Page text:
# 0.1387778780781445675529539585113525390625e31

John P. Hartmann jphartmann at gmail.com
Tue Feb 17 15:56:55 CET 2009

```With version 4.2.4 (and also older versions) the subject number is
converted to this string of hex digits:

00000011 8427b3b4 a05bc8a8 a4de8459 86800000 00000000 00000000

The number is then rounded to a 112-bit number (a L floating constant
in IBM parlance).  The truncation point is between the 6 and 8.  IBM's
High Level Assembler truncates the last digit to 6 (for reasons it
does not divulge), while with gmp the last digit becomes 7, because of
rounding.

IBM's HLASM uses an IBM-proprietary infinite precision facility.

One of the two has to be wrong.  To nail this down, I'd like to follow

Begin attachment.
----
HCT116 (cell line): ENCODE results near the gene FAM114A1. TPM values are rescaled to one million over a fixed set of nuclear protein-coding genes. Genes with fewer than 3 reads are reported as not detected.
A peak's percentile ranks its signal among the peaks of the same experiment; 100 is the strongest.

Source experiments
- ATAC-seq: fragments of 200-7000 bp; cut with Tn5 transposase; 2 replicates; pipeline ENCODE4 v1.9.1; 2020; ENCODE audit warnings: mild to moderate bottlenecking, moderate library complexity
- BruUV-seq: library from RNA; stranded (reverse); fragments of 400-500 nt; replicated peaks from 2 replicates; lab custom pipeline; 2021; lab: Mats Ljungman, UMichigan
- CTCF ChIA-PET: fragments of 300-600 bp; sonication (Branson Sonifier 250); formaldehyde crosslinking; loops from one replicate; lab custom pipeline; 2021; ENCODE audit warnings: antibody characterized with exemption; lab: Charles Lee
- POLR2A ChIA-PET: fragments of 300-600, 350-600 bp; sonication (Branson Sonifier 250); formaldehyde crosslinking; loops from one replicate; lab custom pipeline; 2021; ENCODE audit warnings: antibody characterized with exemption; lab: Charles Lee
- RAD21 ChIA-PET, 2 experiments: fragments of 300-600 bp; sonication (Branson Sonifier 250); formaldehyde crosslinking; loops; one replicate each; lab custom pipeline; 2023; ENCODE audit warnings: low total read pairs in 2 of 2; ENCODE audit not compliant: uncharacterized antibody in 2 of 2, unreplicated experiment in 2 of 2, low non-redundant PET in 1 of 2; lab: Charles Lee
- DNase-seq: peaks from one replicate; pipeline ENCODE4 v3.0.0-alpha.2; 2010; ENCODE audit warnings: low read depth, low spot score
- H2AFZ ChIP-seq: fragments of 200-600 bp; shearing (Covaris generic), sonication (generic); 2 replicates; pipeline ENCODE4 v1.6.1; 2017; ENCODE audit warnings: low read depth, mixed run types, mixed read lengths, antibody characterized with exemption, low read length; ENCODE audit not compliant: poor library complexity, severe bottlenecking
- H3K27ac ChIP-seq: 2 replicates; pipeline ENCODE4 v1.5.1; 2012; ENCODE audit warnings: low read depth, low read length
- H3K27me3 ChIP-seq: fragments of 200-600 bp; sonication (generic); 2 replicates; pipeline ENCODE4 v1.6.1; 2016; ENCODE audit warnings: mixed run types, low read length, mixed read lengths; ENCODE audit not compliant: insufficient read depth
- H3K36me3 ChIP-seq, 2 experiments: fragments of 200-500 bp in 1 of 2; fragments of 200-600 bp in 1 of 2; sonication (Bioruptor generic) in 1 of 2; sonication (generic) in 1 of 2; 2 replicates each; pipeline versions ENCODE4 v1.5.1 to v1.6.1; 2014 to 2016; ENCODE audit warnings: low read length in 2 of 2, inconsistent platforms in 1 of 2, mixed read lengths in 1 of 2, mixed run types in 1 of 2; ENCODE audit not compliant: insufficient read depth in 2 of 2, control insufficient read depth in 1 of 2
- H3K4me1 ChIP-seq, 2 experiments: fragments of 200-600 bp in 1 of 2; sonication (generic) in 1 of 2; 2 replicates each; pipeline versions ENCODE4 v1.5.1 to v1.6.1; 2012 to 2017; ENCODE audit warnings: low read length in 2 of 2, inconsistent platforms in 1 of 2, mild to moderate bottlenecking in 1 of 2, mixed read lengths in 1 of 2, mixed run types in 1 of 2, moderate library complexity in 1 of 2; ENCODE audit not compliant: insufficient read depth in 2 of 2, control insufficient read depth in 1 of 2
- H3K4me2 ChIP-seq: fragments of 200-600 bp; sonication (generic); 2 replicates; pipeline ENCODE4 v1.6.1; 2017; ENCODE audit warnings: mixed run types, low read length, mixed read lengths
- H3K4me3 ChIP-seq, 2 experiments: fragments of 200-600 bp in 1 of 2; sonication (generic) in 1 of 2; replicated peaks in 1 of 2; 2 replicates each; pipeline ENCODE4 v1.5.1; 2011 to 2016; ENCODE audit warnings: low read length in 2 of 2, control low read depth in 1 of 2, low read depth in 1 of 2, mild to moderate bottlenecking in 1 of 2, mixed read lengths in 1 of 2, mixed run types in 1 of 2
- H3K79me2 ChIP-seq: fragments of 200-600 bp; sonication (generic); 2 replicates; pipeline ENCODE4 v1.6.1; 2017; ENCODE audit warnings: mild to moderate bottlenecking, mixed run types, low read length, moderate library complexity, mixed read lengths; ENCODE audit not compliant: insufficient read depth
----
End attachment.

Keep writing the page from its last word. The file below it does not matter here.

the various stages of the conversion to see what carries run how far.
Howto?

I tried doing the conversion to a variable that had ten million digits
precision, but the result was the same (as it should be).

Thanks,

j.

Test case:

#include <stdio.h>
#include "gmp.h"

/* Forward declarations:                                             */
/* End of forward declarations.                                      */

int
main(int argc, char ** argv)
{
mpf_t accum;
int i;
unsigned int n;

printf("version %s %d %d %d \n", gmp_version, __GNU_MP_VERSION,
__GNU_MP_VERSION_MINOR, __GNU_MP_VERSION_PATCHLEVEL);
mpf_init2(accum, 112);
mpf_set_str(accum, "0.1387778780781445675529539585113525390625e31",
10);              /* Get value */
for (i=accum->_mp_size-1; 0<=i; i--)
{
n=accum->_mp_d[i];
printf(" %08x", n);
}
printf("\n");
return 0;
}
```